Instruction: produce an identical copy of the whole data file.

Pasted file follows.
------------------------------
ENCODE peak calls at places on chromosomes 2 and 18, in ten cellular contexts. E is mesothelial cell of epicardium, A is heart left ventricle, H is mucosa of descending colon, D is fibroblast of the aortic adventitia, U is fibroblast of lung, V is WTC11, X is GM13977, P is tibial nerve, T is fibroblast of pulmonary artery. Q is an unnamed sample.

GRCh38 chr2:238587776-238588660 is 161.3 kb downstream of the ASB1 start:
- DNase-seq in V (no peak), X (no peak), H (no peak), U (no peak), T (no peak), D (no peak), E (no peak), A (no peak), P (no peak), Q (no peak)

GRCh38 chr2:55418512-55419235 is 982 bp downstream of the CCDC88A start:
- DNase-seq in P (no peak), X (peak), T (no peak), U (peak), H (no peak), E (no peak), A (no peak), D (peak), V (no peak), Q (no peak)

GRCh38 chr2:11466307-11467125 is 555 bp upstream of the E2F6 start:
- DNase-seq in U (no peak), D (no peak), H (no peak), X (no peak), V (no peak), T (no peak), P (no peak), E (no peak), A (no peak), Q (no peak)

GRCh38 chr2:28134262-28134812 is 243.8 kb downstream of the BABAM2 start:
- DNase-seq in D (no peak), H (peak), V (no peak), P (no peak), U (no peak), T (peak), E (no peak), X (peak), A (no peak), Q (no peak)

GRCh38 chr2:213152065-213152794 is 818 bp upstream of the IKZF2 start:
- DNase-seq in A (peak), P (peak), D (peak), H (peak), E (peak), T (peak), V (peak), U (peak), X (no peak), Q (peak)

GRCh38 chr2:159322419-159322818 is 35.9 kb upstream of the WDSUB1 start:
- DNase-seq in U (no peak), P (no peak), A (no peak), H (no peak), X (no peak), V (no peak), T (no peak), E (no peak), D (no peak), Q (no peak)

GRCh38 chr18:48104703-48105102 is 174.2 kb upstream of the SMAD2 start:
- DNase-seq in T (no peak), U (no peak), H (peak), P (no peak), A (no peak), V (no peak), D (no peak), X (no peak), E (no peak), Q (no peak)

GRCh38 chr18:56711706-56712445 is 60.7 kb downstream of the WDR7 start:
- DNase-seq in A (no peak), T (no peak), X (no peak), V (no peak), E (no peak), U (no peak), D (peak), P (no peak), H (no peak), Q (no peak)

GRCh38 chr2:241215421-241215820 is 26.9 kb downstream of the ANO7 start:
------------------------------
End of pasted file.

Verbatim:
ENCODE peak calls at places on chromosomes 2 and 18, in ten cellular contexts. E is mesothelial cell of epicardium, A is heart left ventricle, H is mucosa of descending colon, D is fibroblast of the aortic adventitia, U is fibroblast of lung, V is WTC11, X is GM13977, P is tibial nerve, T is fibroblast of pulmonary artery. Q is an unnamed sample.

GRCh38 chr2:238587776-238588660 is 161.3 kb downstream of the ASB1 start:
- DNase-seq in V (no peak), X (no peak), H (no peak), U (no peak), T (no peak), D (no peak), E (no peak), A (no peak), P (no peak), Q (no peak)

GRCh38 chr2:55418512-55419235 is 982 bp downstream of the CCDC88A start:
- DNase-seq in P (no peak), X (peak), T (no peak), U (peak), H (no peak), E (no peak), A (no peak), D (peak), V (no peak), Q (no peak)

GRCh38 chr2:11466307-11467125 is 555 bp upstream of the E2F6 start:
- DNase-seq in U (no peak), D (no peak), H (no peak), X (no peak), V (no peak), T (no peak), P (no peak), E (no peak), A (no peak), Q (no peak)

GRCh38 chr2:28134262-28134812 is 243.8 kb downstream of the BABAM2 start:
- DNase-seq in D (no peak), H (peak), V (no peak), P (no peak), U (no peak), T (peak), E (no peak), X (peak), A (no peak), Q (no peak)

GRCh38 chr2:213152065-213152794 is 818 bp upstream of the IKZF2 start:
- DNase-seq in A (peak), P (peak), D (peak), H (peak), E (peak), T (peak), V (peak), U (peak), X (no peak), Q (peak)

GRCh38 chr2:159322419-159322818 is 35.9 kb upstream of the WDSUB1 start:
- DNase-seq in U (no peak), P (no peak), A (no peak), H (no peak), X (no peak), V (no peak), T (no peak), E (no peak), D (no peak), Q (no peak)

GRCh38 chr18:48104703-48105102 is 174.2 kb upstream of the SMAD2 start:
- DNase-seq in T (no peak), U (no peak), H (peak), P (no peak), A (no peak), V (no peak), D (no peak), X (no peak), E (no peak), Q (no peak)

GRCh38 chr18:56711706-56712445 is 60.7 kb downstream of the WDR7 start:
- DNase-seq in A (no peak), T (no peak), X (no peak), V (no peak), E (no peak), U (no peak), D (peak), P (no peak), H (no peak), Q (no peak)

GRCh38 chr2:241215421-241215820 is 26.9 kb downstream of the ANO7 start: